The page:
I had a cancerous tumor in my body for 589 days, that I know of. I know it was there longer, but to my knowledge, the tumor existed in my body from the day I was diagnosed with stage 4 colon cancer on 2/26/2018 until 10/9/2019 when the metastasized tumor was removed after it moved from my colon to my stomach.
From the time I was diagnosed, I was told that I had eighteen to twenty four months to live. I told the oncologist when she told me that, I think I said something like ‘OK. Well, we’ll see.’ I was rarely negative about the diagnosis. I decided that remaining positive about my life was easier to deal with than being a negative person all the time.
I looked at the world with a different lens. When I go into the bank, or the store, I try to get to know the people who are helping me. I almost always greet them by name. I decided to be the positive stage 4 colon cancer guy.
When I would go in for routine, occasional, PET scans, I would see the same technician, Jay. He told me once that I was the most positive stage 4 colon cancer patient he had ever met. I took that as a compliment.
I rarely passed up an opportunity, either standing in line at the grocery store, or wherever, to tell people about my diagnosis. Not because I was looking for sympathy, but because I was trying to make people aware that colon cancer can strike anyone. I convinced the guy who owns my favorite Italian restauant to go in and get a colonoscopy. The colonoscopy wasn’t what found my tumor, because of where it was located, but it would and will find it in most people if they have the cancer.
I made several mistakes along the way. I told my kids that I was going in to find out if I had an expiration date when I was going in to get my diagnosis. To me, it was humorous. To them, not so much. When I first got home from the first colon cancer surgery, I felt great. We had just moved from Bothell to Edmonds, and so I took it upon myself to rearrange my home office. Heavy furniture and all. Wasn’t the smartest move.
On October 9th of this year, I had another surgery. That oncology surgeon removed the cancerous tumor from my stomach. He also removed a mass that may or may not have been a lymph node and may or may not have been cancerous.
I was in the hospital for a week, recovery and learning to poop again.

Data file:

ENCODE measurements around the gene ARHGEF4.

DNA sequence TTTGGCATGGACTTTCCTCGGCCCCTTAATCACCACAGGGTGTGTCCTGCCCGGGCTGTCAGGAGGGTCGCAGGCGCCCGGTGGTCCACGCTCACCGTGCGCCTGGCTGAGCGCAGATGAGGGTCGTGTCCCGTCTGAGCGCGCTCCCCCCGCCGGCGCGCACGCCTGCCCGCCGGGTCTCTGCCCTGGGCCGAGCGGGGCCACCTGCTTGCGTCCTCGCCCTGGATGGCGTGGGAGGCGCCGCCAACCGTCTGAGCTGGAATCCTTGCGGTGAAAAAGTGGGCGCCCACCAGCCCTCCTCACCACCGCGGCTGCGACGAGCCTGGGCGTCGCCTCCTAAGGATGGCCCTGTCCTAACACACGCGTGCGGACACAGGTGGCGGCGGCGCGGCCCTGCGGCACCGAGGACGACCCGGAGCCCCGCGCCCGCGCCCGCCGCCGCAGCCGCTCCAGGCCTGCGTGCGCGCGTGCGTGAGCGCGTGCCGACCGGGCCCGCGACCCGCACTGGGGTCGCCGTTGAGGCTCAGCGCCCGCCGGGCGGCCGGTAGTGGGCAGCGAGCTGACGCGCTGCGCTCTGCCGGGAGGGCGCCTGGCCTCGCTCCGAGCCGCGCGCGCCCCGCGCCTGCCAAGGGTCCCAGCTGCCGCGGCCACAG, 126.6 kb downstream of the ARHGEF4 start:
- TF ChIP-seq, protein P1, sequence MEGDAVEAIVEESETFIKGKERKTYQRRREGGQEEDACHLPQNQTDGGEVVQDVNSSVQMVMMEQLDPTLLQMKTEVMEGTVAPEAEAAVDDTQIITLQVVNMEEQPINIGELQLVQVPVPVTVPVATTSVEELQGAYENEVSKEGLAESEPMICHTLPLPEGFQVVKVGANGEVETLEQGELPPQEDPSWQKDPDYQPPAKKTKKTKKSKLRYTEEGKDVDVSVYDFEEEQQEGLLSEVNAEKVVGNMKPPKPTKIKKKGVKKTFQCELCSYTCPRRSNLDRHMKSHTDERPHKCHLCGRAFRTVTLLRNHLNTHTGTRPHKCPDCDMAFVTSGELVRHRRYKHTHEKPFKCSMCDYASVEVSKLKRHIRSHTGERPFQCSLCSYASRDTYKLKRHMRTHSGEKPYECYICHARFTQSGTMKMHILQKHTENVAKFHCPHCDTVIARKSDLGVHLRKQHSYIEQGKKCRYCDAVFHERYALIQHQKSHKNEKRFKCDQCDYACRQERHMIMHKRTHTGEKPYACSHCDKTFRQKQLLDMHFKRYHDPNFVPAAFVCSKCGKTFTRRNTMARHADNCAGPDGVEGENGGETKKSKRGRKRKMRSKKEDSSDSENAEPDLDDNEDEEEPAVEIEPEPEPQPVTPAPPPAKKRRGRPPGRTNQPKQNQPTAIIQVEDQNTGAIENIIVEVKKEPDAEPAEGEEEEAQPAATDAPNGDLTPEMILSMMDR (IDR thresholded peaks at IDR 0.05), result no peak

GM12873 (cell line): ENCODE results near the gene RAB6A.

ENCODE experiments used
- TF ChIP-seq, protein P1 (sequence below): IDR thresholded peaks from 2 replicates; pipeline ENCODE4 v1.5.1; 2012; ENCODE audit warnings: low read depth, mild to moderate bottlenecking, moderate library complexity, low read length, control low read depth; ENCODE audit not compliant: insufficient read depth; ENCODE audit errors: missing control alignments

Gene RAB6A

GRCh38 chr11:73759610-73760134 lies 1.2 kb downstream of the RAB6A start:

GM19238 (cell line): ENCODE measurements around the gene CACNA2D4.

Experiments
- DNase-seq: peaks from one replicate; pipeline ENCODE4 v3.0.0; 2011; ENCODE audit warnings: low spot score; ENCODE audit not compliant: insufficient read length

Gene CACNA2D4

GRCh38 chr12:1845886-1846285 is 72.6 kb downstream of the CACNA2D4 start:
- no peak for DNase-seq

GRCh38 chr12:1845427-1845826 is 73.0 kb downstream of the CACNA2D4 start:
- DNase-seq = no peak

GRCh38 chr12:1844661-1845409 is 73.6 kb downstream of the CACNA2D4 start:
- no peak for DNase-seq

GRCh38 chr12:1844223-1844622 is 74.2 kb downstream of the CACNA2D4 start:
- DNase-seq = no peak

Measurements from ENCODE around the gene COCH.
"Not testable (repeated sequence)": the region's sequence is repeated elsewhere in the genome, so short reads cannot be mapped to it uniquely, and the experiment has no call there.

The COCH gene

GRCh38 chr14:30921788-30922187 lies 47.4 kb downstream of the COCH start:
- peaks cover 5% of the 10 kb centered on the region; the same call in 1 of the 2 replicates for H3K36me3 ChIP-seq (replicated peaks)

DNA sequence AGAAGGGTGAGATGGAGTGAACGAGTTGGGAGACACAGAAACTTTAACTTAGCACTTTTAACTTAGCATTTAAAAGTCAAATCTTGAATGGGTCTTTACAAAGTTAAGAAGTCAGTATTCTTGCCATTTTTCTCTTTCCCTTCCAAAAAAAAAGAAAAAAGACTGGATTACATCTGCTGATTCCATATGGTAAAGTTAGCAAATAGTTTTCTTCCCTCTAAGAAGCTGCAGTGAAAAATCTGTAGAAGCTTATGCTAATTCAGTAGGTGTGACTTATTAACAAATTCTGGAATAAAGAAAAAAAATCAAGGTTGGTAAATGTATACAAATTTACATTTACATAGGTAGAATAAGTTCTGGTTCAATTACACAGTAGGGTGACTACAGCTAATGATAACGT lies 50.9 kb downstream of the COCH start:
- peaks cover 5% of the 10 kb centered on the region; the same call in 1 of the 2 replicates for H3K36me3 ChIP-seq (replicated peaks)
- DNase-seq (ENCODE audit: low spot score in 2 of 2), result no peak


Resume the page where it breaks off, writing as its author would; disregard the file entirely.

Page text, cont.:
On the 17th of October, I came home from the hospital to recover there. So far, so good. I can’t lift over twenty pounds until mid December. Initially, I was not going to be able to drive for two weeks, but those restrictions were thankfully lifted fairly soon after being put in place.
I work from home. So I answer email, and I answer phone calls, just like I normally would, if not a bit slower than normal.
I met with the oncology surgeon today, the 28th of October. He’s pleased with my progress. He removed the staples that had been in place and I meet with him again in a week.
I meet with my oncologist on November 11th. I hope to stay cancer free for a while. I know there is a chance it will come back, but in the meantime, I plan on living life.
Get your colonoscopies. Get your blood work done. Your life depends on it. It saved mine, for now. I’d like to think I can encourage one or two people to do the same. You are important. You may not think you are, but you are. Even if life seems difficult right now, it could ALWAYS be much worse.
I couldn’t have recovered as well without the love and support of my parents, my wife, my inlaws and my kids. And my granddaughter, whom I’ve been able to see a few times since coming home.
Thank you all.
3 thoughts on “589 Days”
Wonderful update. You are such a great writer! What tweeted my interest is, looking back now, how do you feel about getting that diagnosis of 18-24 months? Do you think it is wrong for doctors to put time labels on people’s lives? It’s such a shocking thing to hear that some people might go home and get drugged out and kill themselves. Do you feel that because you are such a positive person that you are able to keep this cancer at bay? Just Interested in your deep thoughts!
My thought is this: The oncologists give a diagnosis based on their past experience. They have no idea how one person is going to react to treatment, or how they might be blessed by God. I completely and totally understand that, because I don’t have that experience. She gave me info based on HER experience. I hold no ill will. She’s an awesome oncologist. I would and do recommend her to everyone who can use her skill. She got me this far.
Mike you are one of a kind..first off I know stage 4 is a bad diagnoses and the way you’ve handled it has been over the top,,,I guess I never new that you were given 18 to 24 months how got wrenching that must of been for you and all this time you have made all of us around you feel that there hasn’t been a thing wrong with you always joking and so up beat..second thing I always thought you were going to pull through this maybe because I new any better..And most of all Laurie couldn’t of found a better husband and Brad couldn’t of found a better Step Father and I couldn’t of found a better Knuckle Head that I can call a good friend,,,Love ya man.
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